@steven-berger
4 years ago
143 posts

I think I'll hitch-hike yes ...but, seriously, I stopped using flying as a means of transportation about 20 years ago due to overcrowding, restrictions, and general discomfort. And things haven't changed much with the airlines except now there  is (are)  MORE overcrowding, restrictions, and general discomfort!

 

Steven

Benjamin W Barr Jr
Benjamin W Barr Jr
@benjamin-w-barr-jr
4 years ago
61 posts

Eye opening for sure.  I think that with the increased security check-ins and all the red tape that goes with that has been cause for my preference to travel by car to my destination.  

D. chitwood
D. chitwood
@d-chitwood
4 years ago
139 posts

dohh This is terrible!!!! Thank you SO MUCH for letting me know!

Jan Potts
Jan Potts
@jan-potts
4 years ago
421 posts

The main thing is to know what you're getting for the price you're paying.  But I can imagine people getting "caught" at the gate not realizing what this means for their "stuff"--including instruments.  I generally get the lowest price ticket that's going where I want to go, but now I'm going to be extra careful not to caught in one of these messes.




--
Jan Potts, Lexington, KY
Site Moderator

"Use what talents you possess; the woods would be very silent if no birds sang there except those that sang best." Henry Van Dyke
marg
@marg
4 years ago
538 posts

This terrible   ;-(

Jan Potts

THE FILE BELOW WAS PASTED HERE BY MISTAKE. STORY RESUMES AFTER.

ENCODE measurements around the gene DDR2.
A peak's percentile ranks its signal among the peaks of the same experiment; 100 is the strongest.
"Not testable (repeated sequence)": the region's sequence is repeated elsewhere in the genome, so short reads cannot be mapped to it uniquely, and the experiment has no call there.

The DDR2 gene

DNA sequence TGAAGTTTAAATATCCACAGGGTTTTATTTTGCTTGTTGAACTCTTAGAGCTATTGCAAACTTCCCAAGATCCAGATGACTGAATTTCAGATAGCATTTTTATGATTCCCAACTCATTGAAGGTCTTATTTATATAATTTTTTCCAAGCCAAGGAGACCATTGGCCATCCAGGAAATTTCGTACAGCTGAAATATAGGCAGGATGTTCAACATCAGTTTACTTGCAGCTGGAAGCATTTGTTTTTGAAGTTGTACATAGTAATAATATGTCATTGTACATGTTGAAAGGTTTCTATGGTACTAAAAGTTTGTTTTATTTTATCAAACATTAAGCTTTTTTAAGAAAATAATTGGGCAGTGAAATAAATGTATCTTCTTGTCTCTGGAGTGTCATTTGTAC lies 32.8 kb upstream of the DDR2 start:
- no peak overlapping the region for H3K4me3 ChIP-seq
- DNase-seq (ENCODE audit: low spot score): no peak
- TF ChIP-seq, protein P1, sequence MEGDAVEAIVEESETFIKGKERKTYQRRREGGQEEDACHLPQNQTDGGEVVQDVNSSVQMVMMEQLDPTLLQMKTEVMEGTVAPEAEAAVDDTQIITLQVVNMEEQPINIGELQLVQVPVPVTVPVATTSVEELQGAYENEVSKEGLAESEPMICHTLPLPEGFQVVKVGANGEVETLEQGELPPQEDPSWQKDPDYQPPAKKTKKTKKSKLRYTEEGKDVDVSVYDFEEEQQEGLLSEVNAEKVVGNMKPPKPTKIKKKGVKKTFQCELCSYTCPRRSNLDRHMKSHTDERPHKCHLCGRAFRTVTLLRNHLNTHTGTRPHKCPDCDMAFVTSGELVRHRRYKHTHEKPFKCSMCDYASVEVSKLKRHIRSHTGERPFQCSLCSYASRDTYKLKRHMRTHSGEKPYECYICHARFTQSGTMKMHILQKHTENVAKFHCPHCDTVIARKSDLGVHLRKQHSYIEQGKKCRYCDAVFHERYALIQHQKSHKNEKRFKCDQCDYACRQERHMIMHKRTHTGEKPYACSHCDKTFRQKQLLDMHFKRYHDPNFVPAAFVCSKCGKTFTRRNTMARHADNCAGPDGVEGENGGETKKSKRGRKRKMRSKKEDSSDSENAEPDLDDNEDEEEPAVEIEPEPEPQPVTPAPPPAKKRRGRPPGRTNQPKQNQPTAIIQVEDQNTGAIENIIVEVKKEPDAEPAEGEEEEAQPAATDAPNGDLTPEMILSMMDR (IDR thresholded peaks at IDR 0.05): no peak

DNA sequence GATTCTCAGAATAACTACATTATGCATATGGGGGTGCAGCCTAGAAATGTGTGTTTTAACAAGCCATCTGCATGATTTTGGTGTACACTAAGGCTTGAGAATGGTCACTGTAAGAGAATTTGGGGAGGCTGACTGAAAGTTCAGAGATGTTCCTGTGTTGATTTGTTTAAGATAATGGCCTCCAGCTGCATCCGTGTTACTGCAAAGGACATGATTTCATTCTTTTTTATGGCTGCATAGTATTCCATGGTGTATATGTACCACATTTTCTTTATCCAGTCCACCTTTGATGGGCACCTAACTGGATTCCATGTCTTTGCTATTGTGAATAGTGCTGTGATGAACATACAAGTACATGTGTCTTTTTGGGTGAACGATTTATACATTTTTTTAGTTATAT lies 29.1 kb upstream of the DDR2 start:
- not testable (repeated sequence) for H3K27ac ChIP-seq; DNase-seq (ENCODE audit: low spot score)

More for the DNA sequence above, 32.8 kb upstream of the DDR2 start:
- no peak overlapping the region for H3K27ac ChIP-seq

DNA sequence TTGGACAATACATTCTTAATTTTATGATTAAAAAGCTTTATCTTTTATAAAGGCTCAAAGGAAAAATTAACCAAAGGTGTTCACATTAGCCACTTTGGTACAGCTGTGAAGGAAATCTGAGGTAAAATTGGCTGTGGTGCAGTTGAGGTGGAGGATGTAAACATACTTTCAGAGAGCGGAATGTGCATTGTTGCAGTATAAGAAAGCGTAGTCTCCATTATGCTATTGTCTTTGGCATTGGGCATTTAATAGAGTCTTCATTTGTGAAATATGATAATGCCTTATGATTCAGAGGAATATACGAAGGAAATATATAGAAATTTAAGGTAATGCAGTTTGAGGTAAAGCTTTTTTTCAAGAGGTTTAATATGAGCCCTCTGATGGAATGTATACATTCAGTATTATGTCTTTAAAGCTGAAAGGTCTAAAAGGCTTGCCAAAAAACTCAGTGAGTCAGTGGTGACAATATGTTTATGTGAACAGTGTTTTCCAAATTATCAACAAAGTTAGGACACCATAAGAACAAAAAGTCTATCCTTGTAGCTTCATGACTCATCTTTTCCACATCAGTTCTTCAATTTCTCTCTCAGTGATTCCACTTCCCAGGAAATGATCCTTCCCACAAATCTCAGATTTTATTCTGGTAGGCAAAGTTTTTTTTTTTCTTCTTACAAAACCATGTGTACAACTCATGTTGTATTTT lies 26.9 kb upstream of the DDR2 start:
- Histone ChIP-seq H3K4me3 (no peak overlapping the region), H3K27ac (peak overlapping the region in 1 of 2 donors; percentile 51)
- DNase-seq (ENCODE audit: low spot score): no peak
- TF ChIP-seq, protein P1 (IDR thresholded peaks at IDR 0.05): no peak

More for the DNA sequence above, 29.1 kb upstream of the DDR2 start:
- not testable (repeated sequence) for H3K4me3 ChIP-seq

Jan Potts
@jan-potts
4 years ago
421 posts

New Economy Fares Do Not Provide the Use of Overhead Bins!  Some of you may have missed changes made by several airlines this winter for their lowest fare classes.  With Delta, you'll board last and may find there's no room for your instrument.  But with both American and United, you'll need to read up and see how purchase of a low economy fare ticket will impact your carry on decisions.  With American Airlines, you can buy an online ticket, but you can't select a seat or do an advance check in.  You have to check in when you arrive at the airport and you will be instructed to check ALL your luggage , since the economy fare does not provide for use of the overhead bins ; you may only carry on a small purse or jacket that fits under the seat in front of you.  If you take a carryon bag (or an instrument or a bag of gifts from one of the airport shops) to the Gate, you will be required to gate check (valet check) your items at a cost of $25 for each, plus a $25 penalty for each.  Since the people who paid this Economy fare board LAST, they will see upon boarding that ALL THE OVERHEAD BINS WILL BE LATCHED SHUT BEFORE THEY BOARD THE PLANE...so don't look for help from sympathetic passengers!  Since the rules changed awhile back and allowed instruments to be carried on board-- if there is room in the overhead bin when you board the plane--some musicians will no doubt buy one of these NEW Low Economy fares and not realize this now means they cannot bring their instrument on board.  Please do not overlook the implications of traveling with an instrument if you buy the new low fares.  Check with your airline or Read more here:  http://www.businessinsider.com/american-airlines-united-basic-economy-carry-on-bag-ban-2017-1




--
Jan Potts, Lexington, KY
Site Moderator

"Use what talents you possess; the woods would be very silent if no birds sang there except those that sang best." Henry Van Dyke